(8) 5th Global Conference on Oceans, Coasts, and Islands – Paris, France: 3-7 May 2010
Organizer: United Nations Education, Scientific, and Cultural Organization (UNESCO).  This conference addresses the ability of coastal and island communities to respond to climate change through the use of adaptation, mitigation, financing, and technology. Innovative private-sector solutions and improving governance will be discussed at the conference.  This conference is open for all sectors of the global oceans community – governments, international agencies, nongovernmental organizations, industry, and scientific groups – to address the major policy issues affecting the oceans at global, regional, and national levels and to make progress in advancing the global oceans agenda.  For more information, go to:
http://www.globaloceans.org/.

(9) 9th Regional Training Course on Earthquake Vulnerability Reduction for Cities – Bangkok, Thailand: 10–21 May 2010

Organizer: Asian Disaster Preparedness Center (ADPC).  The course is designed to impart greater understanding of the causes and effects of earthquake and collateral hazards, primarily focusing on mitigating such impacts in order to reduce damage and loss of lives with sustained development.  The designed course is a blend of principles, concepts, case studies, and hands-on experience of seismic risk reduction strategies.  Please contact: Mr. Amit Kumar, tedadpc@adpc.net.  The brochure is available at the following link:
http://www.adpc.net/v2007/Downloads/2010/Mar/EVRC-9_Brochure%202010.pdf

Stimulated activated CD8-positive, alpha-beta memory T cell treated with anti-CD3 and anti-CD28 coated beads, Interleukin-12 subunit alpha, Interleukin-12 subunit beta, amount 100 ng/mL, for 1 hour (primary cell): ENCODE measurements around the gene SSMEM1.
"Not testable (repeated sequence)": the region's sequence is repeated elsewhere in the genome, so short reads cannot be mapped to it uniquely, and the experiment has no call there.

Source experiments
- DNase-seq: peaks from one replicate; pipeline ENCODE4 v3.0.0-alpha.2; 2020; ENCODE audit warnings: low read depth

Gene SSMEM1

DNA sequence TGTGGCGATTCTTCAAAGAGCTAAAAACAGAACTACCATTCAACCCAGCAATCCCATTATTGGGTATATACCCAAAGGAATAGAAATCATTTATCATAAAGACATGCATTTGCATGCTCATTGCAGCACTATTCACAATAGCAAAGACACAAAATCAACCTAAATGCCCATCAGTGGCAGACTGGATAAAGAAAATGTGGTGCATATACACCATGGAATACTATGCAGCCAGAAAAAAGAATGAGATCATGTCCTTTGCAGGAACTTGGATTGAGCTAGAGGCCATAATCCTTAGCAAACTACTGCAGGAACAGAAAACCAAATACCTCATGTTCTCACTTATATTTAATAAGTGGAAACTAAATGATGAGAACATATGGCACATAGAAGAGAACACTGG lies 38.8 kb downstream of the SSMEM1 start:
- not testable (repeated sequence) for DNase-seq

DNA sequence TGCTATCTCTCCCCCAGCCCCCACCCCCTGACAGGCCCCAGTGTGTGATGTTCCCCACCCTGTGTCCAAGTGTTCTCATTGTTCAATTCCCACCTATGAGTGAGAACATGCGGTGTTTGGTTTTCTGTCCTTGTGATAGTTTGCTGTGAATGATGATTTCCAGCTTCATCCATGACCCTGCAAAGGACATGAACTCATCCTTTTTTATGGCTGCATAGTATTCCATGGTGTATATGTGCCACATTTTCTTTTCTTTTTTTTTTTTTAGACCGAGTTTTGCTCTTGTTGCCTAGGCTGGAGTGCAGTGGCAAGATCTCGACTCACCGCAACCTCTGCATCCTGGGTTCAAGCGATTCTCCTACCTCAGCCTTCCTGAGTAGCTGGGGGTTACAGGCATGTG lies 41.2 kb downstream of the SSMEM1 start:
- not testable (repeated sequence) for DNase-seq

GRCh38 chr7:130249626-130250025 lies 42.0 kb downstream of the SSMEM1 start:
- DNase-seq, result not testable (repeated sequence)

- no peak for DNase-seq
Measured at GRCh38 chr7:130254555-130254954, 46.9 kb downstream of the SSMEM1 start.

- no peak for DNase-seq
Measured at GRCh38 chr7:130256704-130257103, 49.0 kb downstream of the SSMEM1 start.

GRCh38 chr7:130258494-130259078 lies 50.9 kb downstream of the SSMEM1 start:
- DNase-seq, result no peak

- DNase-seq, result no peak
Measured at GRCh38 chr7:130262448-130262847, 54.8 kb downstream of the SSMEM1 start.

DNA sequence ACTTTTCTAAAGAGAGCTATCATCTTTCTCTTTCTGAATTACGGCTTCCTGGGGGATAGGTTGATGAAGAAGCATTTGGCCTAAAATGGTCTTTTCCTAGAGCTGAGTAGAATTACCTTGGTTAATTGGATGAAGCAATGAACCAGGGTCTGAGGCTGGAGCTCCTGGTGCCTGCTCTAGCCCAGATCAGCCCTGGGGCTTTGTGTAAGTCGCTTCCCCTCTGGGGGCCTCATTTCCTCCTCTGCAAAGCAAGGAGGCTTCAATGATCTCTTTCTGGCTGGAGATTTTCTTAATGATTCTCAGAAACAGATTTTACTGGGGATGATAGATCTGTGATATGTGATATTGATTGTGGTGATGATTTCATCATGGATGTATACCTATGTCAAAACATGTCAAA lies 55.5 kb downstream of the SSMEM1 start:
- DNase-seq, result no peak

.

D. Useful Resources

(10) Mainstreaming Climate Change in ADB Operations: Climate Change Implementation Plan for the Pacific (2009-2015): ADB, 2010
http://mms.adb.org/e-Notification/url.asp?ID=18714&DOCID=19741.

(11) RCC Working Paper Version 2: Implementing National Programs on Community-Based Disaster Risk Reduction in High Risk Communities - Lessons Learned, Challenges, and Way Ahead
http://www.adpc.net/v2007/Downloads/2010/Feb/RCC%20Working%20Paper%20Version%202.pdf.

(12) This month in Asia’s disaster history
The earthquake that occurred off the coast of Chile on February 27 at a magnitude of 8.8 had generated a tsunami with amplitude of up to 2.6 m at Valparaíso, Chile. This event reminds us of the seismicity of the “Pacific Ring of Fire” that extends around the ocean. Another part of this ring is the Kamchatka Peninsula, the site of an earthquake of magnitude 8.3 on February 3, 1923 that had generated an 8 m tsunami. The tsunami caused several deaths and damage in Kamchatka, and propagated all over the Northern Pacific, reaching Hawaii with waves of up to 6.1 m. Read more about it at: